The average rating for La t�a Julia y el escribidor (Aunt Julia and the Scriptwriter) based on 2 reviews is 4.5 stars.
|Review # 1 was written on 2020-08-09 00:00:00|
Sherri A Ebright
My second novel in a row by this author. This one was named one of the best books of the year (1982) by the New York Times Book Review. There's a lot going on in this "multilayered novel" so I'll add my comments to the basic summary on GR. The story is set in the Lima of the author's youth, where a young student named Marito is toiling away in the news department of a local radio station. His young life is disrupted by two arrivals. The first is his aunt Julia, recently divorced and thirteen years older, with whom he begins a secret affair. The second is a manic radio scriptwriter named Pedro Camacho, whose racy, vituperative soap operas are holding the city's listeners in thrall. Crowds line up to see him at work in a tiny cubicle. Pedro chooses young Marito to be his confidant as he slowly goes insane. He mixes up his radio characters from one saga to another. People die in a fire and re-appear in the next episode. The doctor in one becomes a judge in another. In alternating chapters the book interweaves the story of Marito's life with the ever-more-fevered tales of Pedro Camacho, so it's also like a collection of short stories. We are also treated to the plots of a few short stories written by the aspiring author. All of the scriptwriter's stories are spellbinding but bizarre, and in imitation of nature of cliff-hanger serials we are left hanging with endings like "will the accused rapist castrate himself in court to prove he is innocent?" A childhood trauma leads a man to create a rodent-killing business and to become an abusive husband and father. A misshapen man is in love with a cloistered nun yet somehow they manage to die in each other's arms. Marito has a big, gossipy, interconnected family. When he takes up with his "aunt" (she is really the sister of an uncle by marriage) the drama and trauma is daily. Vargas Llosa gives us a lot of local color of Lima and of Peru in the 1950's. True to that timeframe, we hear of darkies, sambos, queers, fags, and we hear malicious slanders about Argentines, Bolivians and everyone else. If you haven't read him, here's an example of that detail and of his writing style: "An office had been set up for him in the concierge's cubbyhole. In this tiny room, with a low ceiling and walls badly damaged by the dampness and by the ravages of time and desecrated by countless graffiti, there was now a monumental wooden desk, so dilapidated that it was about to fall apart, but nonetheless as imposing as the enormous typewriter rumbling away on it. The outsize dimensions of the desk and the Remington literally swallowed up the little runt. He had put a couple of cushions on the seat of his chair, but even so, his face came up no higher than the keyboard, so that he was typing away with his hands at eye level, thus causing him to appear to be boxing. He was so totally absorbed in his work that he didn't even notice my presence, despite the fact that I was leaning right over him. His pop-eyes were riveted on the paper as he picked at the keys with his two forefingers, biting his tongue….I couldn't decide whether the whole scene was pitiful or wildly funny." It took me a while to understand exactly what was going on and maybe the novel is a bit longer than it needed to be, but in the end I really enjoyed it. The GR blurb calls it masterfully done, hilarious, mischievous, a classic and I agree. Top two photos of Lima in the 1950's from postcards on eBay The author from theparisreview.org
|Review # 2 was written on 2015-08-11 00:00:00|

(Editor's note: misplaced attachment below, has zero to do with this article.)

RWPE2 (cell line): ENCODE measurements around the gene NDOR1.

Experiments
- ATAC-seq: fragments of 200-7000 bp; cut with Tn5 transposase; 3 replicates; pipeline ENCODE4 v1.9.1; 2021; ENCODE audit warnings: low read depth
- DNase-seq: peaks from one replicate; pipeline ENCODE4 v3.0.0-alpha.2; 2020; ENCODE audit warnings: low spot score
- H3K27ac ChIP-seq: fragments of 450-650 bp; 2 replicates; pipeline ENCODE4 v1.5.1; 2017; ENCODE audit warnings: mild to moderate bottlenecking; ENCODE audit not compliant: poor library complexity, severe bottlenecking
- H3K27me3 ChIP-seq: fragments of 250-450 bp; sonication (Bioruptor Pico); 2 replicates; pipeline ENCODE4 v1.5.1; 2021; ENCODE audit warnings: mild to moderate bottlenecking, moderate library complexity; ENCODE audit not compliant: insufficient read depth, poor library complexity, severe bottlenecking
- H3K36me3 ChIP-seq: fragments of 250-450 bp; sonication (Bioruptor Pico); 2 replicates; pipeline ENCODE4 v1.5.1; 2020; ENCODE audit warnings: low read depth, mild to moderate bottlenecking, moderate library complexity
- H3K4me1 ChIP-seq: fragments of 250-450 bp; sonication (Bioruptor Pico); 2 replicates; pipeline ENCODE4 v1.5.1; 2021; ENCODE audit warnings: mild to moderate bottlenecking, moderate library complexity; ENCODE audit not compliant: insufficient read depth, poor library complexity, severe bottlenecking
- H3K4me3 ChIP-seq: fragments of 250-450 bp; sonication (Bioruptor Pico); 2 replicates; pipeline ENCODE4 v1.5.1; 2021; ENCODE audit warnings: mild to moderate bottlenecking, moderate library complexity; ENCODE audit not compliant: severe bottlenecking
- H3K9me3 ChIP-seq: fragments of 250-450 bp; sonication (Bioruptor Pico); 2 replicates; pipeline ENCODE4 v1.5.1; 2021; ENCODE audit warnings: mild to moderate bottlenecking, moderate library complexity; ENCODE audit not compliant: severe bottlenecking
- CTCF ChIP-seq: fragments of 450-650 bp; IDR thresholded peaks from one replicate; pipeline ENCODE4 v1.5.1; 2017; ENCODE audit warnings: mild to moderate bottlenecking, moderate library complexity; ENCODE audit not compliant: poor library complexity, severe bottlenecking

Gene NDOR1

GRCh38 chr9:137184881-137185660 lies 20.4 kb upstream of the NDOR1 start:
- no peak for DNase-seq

He was in the prime of his life, his fifties, and his distinguishing traits - a broad forehead, an aquiline nose, a penetrating gaze, the very soul of rectitude and goodness. Genius and insanity may or may not have a close concordat but stories of this kind never fail to fascinate me; and even more when they are subjected to satire, as Llosa does with great effect in this case. Pedro Camacho - the man behind the metrically balanced name is an unbalanced maverick of singular mind to whom the only thing that matters in life is his art. Every week he churns out radio serials by the dozens, casting a hypnotic spell on his vast audience. It is not long before he cracks under the strain of extreme overwork he is wont to justify as total devotion to his art. When his narrator-friend asks him if he intends to start a family and settle down, Camacho shakes his head at the stupid question and replies incredulously: Do you think it's possible to produce offspring and stories at the same time? That one can invent, imagine, if one lives under the threat of syphilis? Women and art are mutually exclusive, my friend. In every vagina an artist is buried. What pleasure is there in reproducing? Isn't that what dogs, spiders, cats do? We must be original my friend. As I read I was perplexed by the two-dimensional clichés perfectly embodied in their exaggerated and flawless character traits. It was as though Jeffrey Archer's ghost had got into Llosa's bloodstream. Is that the best you could do, Mr. Llosa? Come on!. My hunch that I were missing something turned out to be right. It was in the middle of the third story I realised what was happening: Pedro Camacho hadn't made appearance by that time, but his electrifying radio serials were reproduced verbatim with all their pulpy gloss, alternated by the second narrative stream that concerns the narrator Marito's account of his love affair with Aunt Julia. The novel came truly to life in the second half when Camacho's stories took on the comical effect. The scriptwriter has signature devices set in motion to churn out his theories of fiction. Heroes of radio serials reflect what I'd call their creator's obsessive-compulsive disorder. Each of them is highly committed to their ideals to the detriment of their personal lives, their relationships, and to everything that does not concern their preoccupation. It's as though Pedro Camacho reinvents himself in every play he writes. Soon the reader discerns formulaic storylines, incessant repetitions, taboo subjects, predilection to catastrophic coincidences to shock the listener (like accidents, drownings, burnings), but most importantly characters from one story start popping up into other serials and those that he'd killed in one episode make reappearance in another, mixing up settings and plots, confusing up situations and endings. There was nothing when his patterns of thought and habits of writing collapsed. Everything was a mess by the end. Pedro Camacho was going mad and funny. It would not exaggerate to say that the novel is anchored in the character of Pedro Camacho round which Llosa weaves the semi-autobiographical story through Marito's struggles as an aspiring writer who falls in love in an odd way, with Julia who is his aunt by marriage and thirteen years his senior, a divorcee. Reminiscing on old days, Marito relates his struggles to make sense of his life at the time when he and Aunt Julia had challenged a big social taboo with their romance. Even at its most intense, they both know that their amorous relationship is a passing fantasy which is fated ab initio even if they defy their families and get married. Still, the certainty of eventual failure does not diminish the thrill of the adventure. I do not know if a conjunction had ever been more inappropriately employed to strike out a novel's title as in this case. When we hear Adam and Eve, we think of some association between them even if we don't know anything more about them. Conjunctive titles indicate a connection between the two subjects. There is no such association between Aunt Julia and the scriptwriter save their separate links with Marito. Except for a small and inconsequential meeting between them the two main characters of the novel keep orbiting in their separate spheres, which means the two narrative streams are held together tenuously. Marito's love story with Julia is held out in dramatic tension in the larger narrative but unfortunately Llosa struggles to round it off. The reader is made to care about their passionate romance till the final twist when the whole thing crumbles in a self-imposed drop scene. Or perhaps Llosa divests too much information for it to leave any lingering effect on the reader. Leaving it uncertain would probably have worked out better. But then I'm not the author of this novel, Mario Vargas Llosa is; and he is eloquent, engaging, endearing. He writes beautiful sentences dripping with wit and humour (or at least his translator Helen Lane does in this case, great work Helen!). The novel is best enjoyed for its dramatic episodic quality; seen in whole from a critic's distance it might not stand up to the scrutiny of a sharper eye. I want to rate it moderately good at three stars but the bemused reader in me wants to award four stars for the entertaining tragicomic vein Llosa has strung me on. I am even prepared to say that in satirising pulp fiction Llosa has made it seem much more intellectually pleasing than the real pulp fiction ever is. Another angle to the satire is some writers' self-indulgence. We understand that Llosa is partly involved in self-mockery as he makes his character utilise the same self-adulatory language some "high" writers bestow on each other and elevate their art to a sublime level as though fiction writing, or for that matter poetry, is an otherworldly pursuit that cannot be understood by the herd-like masses. Yet beneath high-sounding verbal games their work turns out to be quite ordinary and banal. How could he be, at one and the same time, a parody of the writer and the only person in Peru who, by virtue of the time he devoted to his craft and the works he produced, was worthy of that name? October '15